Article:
2021 LEO Year in Review

Author: Staff

Pocket Watch Dangling Above Sidewalk

The clock never stops, as those struggling with poverty know all too well. The rent due date always looms. The punch clock keeps ticking whether or not the car starts or the babysitter quits. Mental health challenges never take holidays.

That’s why the Wilson Sheehan Lab for Economic Opportunities (LEO) and its social service sector partners and faculty affiliates continue to put in long hours to figure out “what works” to lift people out of poverty.


2021 yielded progress on a number of new and promising projects in LEO’s core focus areas and emerging issues.


On the policy front, LEO's work was highlighted on the national stage several times through congressional testimony and policy proposals.

  • Drawing on work by Sullivan and LEO faculty affiliate Bruce Meyer, a federal group formed by the Chief Statistician of the United States submitted recommendations on how to measure poverty in order to give a more accurate picture of America.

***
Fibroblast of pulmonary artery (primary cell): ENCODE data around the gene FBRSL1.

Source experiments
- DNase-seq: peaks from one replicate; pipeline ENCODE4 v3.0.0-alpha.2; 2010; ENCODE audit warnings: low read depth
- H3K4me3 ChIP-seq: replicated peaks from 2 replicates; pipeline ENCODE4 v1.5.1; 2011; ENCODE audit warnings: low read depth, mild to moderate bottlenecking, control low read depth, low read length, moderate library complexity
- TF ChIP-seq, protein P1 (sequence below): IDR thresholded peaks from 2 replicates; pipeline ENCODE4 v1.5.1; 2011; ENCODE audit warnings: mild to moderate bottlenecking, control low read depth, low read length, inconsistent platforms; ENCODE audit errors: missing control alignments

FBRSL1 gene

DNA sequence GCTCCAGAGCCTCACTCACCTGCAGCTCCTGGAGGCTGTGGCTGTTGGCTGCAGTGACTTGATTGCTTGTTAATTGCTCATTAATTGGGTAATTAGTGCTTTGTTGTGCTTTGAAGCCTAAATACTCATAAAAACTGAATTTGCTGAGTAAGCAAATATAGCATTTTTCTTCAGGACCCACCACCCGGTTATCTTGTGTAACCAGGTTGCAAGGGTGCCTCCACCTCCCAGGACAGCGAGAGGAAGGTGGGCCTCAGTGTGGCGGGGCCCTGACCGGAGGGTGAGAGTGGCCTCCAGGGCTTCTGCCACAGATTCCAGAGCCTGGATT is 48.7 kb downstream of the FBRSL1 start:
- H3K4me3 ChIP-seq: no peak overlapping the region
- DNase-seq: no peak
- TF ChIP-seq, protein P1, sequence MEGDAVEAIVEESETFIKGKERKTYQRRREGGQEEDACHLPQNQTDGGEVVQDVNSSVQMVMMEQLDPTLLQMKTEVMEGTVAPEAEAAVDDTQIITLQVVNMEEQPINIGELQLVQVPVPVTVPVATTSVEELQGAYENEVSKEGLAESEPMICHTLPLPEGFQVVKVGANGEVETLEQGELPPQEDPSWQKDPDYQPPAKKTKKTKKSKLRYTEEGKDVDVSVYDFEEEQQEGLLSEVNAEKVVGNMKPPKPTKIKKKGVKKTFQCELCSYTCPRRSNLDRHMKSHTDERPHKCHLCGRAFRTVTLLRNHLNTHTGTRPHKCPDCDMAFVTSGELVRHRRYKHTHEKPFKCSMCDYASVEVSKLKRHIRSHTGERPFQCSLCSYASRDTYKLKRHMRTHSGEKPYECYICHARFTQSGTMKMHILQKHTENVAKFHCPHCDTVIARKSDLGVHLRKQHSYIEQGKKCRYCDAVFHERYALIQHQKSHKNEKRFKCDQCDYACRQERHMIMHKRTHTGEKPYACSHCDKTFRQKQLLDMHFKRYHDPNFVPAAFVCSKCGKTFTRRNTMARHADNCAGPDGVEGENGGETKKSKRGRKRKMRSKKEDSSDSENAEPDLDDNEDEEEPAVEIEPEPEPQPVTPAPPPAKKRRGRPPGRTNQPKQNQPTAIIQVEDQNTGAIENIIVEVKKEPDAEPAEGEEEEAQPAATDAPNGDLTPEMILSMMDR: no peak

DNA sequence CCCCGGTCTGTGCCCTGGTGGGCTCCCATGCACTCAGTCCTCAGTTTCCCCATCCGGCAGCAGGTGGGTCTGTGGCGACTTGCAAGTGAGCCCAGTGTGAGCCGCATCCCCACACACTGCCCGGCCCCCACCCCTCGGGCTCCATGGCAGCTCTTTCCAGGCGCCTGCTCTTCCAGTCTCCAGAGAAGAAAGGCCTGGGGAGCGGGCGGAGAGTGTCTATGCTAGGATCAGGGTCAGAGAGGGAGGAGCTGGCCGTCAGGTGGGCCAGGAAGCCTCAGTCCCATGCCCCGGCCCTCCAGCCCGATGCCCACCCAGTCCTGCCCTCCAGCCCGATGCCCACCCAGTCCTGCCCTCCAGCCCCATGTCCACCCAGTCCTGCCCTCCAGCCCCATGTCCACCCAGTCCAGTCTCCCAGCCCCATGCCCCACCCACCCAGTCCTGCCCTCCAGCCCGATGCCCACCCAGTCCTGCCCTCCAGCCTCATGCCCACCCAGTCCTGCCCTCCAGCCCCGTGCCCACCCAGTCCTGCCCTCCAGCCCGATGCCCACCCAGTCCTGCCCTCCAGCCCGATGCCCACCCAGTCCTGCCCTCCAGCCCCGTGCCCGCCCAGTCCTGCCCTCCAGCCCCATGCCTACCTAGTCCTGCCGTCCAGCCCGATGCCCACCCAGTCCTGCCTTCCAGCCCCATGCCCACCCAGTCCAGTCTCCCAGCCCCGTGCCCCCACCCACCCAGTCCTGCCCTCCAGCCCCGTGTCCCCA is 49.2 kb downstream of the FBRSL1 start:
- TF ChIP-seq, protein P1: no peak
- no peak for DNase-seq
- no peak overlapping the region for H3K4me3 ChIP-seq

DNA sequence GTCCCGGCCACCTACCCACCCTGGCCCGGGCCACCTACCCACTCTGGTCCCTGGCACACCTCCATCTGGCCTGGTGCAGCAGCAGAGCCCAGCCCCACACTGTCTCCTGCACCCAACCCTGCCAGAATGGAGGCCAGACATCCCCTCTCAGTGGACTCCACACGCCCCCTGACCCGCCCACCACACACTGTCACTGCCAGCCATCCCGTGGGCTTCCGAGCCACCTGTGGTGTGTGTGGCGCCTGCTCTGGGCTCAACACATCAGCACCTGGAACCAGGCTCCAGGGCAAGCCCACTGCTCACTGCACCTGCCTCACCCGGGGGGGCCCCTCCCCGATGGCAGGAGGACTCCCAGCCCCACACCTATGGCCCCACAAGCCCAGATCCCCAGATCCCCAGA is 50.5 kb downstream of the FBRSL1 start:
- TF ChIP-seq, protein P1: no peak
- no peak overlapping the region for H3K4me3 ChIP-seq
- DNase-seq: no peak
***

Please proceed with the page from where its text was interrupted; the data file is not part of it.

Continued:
• The Institute for College Access & Success unveiled a new national policy proposal aimed at unlocking potential for college students across the country that was based in part on evidence and analysis generated by LEO.


On the academy side, LEO research appeared in a number of journals and outlets.


LEO faculty and faculty affiliates published important op-ed pieces this year. 

Journalists also regularly turned to LEO experts and studies for insights on the latest headlines. 

  • The ongoing real-time poverty estimate work by Jim Sullivan and Bruce Meyer was featured in outlets including The New York Times, Washington Post, Marketplace, Politico, Fortune and Bloomberg.
  • Sullivan was also interviewed by CNBC and the BBC about the launch of expanded child tax credit payments.
  • A LEO study on a program aimed at keeping low-income students on track in college was featured in a Dallas Morning News story. homelessness prevention were featured in a Washington Post article on homelessness and eviction during the pandemic and a Bloomberg piece on childhood poverty featured LEO research.

What’s next

In 2022, LEO is set to travel back to Atlanta for part two of the cohort research design process and will head across the country to kick off a homelessness-focused cohort in Seattle. By June 2022, it is on track to reach 96 projects—up from 31 projects  in June 2019.  And, September 2022 will mark 10 years since LEO became the first domestic poverty lab in the country focused on conducting randomized controlled trials. 

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